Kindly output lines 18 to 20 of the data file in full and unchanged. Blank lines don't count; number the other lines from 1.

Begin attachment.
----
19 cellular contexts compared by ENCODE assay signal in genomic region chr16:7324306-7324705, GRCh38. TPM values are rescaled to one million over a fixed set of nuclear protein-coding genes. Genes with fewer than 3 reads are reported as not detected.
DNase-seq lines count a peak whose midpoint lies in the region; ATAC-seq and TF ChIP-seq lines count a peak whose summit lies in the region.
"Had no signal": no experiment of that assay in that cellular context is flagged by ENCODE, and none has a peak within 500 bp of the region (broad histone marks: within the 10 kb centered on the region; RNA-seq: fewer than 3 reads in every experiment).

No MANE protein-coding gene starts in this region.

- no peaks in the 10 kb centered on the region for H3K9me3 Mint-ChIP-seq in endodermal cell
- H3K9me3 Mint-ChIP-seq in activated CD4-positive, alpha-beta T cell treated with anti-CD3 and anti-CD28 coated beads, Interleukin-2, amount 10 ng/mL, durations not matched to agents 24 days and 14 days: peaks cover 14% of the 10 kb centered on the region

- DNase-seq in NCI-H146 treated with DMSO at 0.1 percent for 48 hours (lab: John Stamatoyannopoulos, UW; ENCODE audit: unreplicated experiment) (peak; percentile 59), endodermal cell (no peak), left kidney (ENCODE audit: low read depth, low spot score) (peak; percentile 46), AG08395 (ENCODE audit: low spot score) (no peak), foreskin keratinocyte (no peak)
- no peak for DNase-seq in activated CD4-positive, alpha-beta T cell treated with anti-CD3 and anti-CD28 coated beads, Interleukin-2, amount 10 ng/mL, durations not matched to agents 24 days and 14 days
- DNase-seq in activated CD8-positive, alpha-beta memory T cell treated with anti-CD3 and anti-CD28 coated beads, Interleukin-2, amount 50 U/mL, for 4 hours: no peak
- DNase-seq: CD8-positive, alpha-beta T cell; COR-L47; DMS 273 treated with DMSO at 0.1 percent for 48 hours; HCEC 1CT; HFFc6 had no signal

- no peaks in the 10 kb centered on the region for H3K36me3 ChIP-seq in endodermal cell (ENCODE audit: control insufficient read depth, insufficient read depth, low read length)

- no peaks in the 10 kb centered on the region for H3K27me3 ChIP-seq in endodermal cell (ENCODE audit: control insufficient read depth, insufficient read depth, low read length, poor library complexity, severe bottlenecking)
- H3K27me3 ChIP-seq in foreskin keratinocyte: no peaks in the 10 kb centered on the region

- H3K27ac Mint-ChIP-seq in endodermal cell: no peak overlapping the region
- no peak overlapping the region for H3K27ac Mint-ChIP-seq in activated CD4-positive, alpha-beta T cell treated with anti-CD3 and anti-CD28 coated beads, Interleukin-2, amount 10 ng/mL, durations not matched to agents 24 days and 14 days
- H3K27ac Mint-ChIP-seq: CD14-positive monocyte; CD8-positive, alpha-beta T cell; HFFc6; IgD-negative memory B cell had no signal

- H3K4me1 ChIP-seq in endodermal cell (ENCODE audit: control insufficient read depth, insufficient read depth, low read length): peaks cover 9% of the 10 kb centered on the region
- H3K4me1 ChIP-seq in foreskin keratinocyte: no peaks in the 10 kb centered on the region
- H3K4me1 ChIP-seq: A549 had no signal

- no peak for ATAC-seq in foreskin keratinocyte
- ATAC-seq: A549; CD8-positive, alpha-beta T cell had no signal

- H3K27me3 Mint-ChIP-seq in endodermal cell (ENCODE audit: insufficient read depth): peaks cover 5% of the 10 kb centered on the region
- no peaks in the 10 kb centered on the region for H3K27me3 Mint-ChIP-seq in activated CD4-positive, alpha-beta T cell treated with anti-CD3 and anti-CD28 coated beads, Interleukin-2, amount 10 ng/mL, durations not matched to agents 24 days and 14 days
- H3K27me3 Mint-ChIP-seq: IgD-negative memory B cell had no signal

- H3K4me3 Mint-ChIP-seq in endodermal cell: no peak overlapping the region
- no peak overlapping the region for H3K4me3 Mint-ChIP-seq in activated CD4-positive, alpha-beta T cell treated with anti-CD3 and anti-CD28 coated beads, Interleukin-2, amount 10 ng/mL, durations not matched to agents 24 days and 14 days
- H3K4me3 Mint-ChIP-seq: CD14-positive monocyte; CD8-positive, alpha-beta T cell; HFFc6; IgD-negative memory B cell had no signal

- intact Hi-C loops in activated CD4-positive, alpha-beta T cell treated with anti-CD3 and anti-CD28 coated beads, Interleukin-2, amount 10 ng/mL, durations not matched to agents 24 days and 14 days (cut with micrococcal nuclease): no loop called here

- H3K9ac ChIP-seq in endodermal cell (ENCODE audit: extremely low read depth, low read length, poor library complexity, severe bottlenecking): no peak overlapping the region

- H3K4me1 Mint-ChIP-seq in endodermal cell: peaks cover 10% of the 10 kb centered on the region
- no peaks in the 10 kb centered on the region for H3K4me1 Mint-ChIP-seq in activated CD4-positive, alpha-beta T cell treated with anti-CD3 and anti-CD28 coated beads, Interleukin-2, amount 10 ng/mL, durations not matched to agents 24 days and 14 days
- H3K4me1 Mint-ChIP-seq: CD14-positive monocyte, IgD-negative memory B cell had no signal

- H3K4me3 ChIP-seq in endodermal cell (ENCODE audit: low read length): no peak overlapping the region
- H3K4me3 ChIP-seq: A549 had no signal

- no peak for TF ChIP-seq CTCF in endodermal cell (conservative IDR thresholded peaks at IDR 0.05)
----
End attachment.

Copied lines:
- H3K4me1 ChIP-seq in foreskin keratinocyte: no peaks in the 10 kb centered on the region
- H3K4me1 ChIP-seq: A549 had no signal

- no peak for ATAC-seq in foreskin keratinocyte